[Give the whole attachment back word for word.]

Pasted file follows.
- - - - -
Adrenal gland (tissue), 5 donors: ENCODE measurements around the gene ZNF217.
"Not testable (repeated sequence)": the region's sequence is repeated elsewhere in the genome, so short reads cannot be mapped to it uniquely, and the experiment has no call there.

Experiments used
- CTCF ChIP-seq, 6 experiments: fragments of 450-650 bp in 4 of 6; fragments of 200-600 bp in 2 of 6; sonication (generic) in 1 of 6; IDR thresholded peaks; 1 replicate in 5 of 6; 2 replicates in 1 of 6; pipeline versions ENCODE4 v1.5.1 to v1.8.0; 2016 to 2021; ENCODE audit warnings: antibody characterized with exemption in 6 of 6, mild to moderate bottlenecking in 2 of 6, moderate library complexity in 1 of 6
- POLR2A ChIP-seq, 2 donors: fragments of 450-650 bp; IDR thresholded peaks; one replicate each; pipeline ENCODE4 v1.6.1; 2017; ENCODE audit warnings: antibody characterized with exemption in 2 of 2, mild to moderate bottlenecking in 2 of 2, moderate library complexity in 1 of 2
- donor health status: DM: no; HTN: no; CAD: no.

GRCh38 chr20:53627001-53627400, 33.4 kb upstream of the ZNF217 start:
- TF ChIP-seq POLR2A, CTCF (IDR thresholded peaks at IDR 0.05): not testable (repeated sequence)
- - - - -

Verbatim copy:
Adrenal gland (tissue), 5 donors: ENCODE measurements around the gene ZNF217.
"Not testable (repeated sequence)": the region's sequence is repeated elsewhere in the genome, so short reads cannot be mapped to it uniquely, and the experiment has no call there.

Experiments used
- CTCF ChIP-seq, 6 experiments: fragments of 450-650 bp in 4 of 6; fragments of 200-600 bp in 2 of 6; sonication (generic) in 1 of 6; IDR thresholded peaks; 1 replicate in 5 of 6; 2 replicates in 1 of 6; pipeline versions ENCODE4 v1.5.1 to v1.8.0; 2016 to 2021; ENCODE audit warnings: antibody characterized with exemption in 6 of 6, mild to moderate bottlenecking in 2 of 6, moderate library complexity in 1 of 6
- POLR2A ChIP-seq, 2 donors: fragments of 450-650 bp; IDR thresholded peaks; one replicate each; pipeline ENCODE4 v1.6.1; 2017; ENCODE audit warnings: antibody characterized with exemption in 2 of 2, mild to moderate bottlenecking in 2 of 2, moderate library complexity in 1 of 2
- donor health status: DM: no; HTN: no; CAD: no.

GRCh38 chr20:53627001-53627400, 33.4 kb upstream of the ZNF217 start:
- TF ChIP-seq POLR2A, CTCF (IDR thresholded peaks at IDR 0.05): not testable (repeated sequence)